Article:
BACK TO THE FARMER: A GUIDE TO SEASONAL FARM FOOD
I am going to be honest here. I am rapidly falling out of love with farmers’ markets.
It is not the principle I find to be wrong there is, of course, much to recommend the notion of delivering fresh food direct from producer to consumer without need for a middle-man. But, I have a few gripes.
The first is that, as with so much in this country, we have take what is a sound idea and one that has worked in mainland Europe for centuries and turned it into a fashion item, a trend and a marketing exercise, a way for people to show that they are better than other people because of their purchasing decisions.
This is more true in London than outside the capital, with places like Borough (admittedly not a true farmers’ market) and Marylebone becoming theme parks to be visited rather than resources to be utilized, but the rest of the country will follow, even if, as in other fashion trends, they are a bit behind the times.
My second bone of contention is the farmers themselves. They may be talented at producing terrific food, but they are often appalling at dealing with the public and a recent visit to Marylebone again confirmed that many of the stall holders acted as if they were doing you the favour by being there, not the other way round. Good farmers don’t necessarily make good sales people and middle men succeed because they know how to market food well to the consumer.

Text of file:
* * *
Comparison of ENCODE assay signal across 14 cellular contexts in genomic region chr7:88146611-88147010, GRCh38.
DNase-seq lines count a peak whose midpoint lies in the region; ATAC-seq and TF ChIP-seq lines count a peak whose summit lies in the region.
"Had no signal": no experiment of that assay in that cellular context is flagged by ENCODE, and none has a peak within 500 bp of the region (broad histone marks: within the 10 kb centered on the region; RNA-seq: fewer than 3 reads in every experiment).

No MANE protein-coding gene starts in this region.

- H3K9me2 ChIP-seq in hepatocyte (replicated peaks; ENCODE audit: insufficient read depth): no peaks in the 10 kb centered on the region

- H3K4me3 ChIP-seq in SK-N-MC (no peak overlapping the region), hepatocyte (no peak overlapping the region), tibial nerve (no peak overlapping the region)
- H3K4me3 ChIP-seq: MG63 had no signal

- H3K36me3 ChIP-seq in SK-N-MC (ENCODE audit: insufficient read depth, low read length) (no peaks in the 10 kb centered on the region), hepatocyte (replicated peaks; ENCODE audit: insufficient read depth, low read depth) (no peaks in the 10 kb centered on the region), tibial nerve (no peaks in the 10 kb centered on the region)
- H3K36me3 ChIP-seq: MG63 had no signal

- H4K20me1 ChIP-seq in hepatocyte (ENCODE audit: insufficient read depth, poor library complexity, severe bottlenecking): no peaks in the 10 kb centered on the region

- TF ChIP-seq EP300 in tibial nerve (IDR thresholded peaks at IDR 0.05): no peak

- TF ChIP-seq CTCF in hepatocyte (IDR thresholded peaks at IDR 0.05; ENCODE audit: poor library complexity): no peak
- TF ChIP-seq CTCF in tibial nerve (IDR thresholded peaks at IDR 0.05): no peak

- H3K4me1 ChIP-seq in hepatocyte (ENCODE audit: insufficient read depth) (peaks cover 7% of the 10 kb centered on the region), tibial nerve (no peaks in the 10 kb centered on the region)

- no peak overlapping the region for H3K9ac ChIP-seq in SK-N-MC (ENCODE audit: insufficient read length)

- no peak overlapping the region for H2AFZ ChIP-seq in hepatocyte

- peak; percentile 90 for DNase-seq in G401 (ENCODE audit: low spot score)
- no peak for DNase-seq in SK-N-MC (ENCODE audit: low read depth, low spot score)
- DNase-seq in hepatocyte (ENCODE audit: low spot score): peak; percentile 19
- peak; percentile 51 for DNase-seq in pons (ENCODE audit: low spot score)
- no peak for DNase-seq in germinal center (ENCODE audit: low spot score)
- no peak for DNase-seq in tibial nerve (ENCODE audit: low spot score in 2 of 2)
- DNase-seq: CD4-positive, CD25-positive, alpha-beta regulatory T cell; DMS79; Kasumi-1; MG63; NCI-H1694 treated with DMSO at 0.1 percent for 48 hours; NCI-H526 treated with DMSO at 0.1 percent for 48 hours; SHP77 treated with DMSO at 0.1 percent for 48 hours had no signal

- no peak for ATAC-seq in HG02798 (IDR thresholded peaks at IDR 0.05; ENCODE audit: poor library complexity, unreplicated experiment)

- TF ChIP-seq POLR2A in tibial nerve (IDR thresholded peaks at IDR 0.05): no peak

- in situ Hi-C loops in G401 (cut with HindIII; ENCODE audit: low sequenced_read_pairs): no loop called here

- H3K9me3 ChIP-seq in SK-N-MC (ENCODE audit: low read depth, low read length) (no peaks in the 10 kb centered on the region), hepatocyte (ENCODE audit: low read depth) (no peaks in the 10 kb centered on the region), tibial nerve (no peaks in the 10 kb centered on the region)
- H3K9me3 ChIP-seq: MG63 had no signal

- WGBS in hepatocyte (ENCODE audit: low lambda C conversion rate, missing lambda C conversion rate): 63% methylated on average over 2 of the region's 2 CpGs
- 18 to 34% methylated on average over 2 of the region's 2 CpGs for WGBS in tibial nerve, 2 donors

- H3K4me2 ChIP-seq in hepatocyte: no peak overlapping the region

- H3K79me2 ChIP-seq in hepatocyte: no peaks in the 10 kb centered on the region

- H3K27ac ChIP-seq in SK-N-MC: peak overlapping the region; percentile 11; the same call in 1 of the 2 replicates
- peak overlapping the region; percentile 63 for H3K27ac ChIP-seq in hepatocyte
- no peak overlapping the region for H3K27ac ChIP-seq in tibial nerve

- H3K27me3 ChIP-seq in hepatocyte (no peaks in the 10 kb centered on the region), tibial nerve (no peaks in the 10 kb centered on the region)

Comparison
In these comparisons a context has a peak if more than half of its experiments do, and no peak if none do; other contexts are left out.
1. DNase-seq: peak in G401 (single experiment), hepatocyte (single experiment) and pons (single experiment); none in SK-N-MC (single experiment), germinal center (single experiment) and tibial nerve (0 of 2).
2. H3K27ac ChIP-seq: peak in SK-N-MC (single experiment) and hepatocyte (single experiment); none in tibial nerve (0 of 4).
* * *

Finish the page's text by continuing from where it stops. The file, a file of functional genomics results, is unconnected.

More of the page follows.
However, I know I am in the minority here and the Farmer’s Market trend is growing apace, evidenced by a copy of BACK TO THE FARMER: A GUIDE TO SEASONAL FARM FOOD which crossed my desk a week or so ago
Nick Jones & Nick Forde have compiled a comprehensive list of every farm shop and Farmers’ Market in London and The South East, from some of London’s largest and most well known to those in the wilds of Kent, Essex, Surrey and Sussex. Alongside the pages on each market and shop are useful guides to Britain’s growing seasons, interviews with some of the key players in the Farmers’ Market movement and even a little bit of politics on the true cost of good food.
I may not agree with everything they say in the book, but it is certainly a laudable enterprise and a very useful resource for those whose views are not quite so jaded and cynical as mine.
Available at £9.99 from some local bookshops or direct from their own website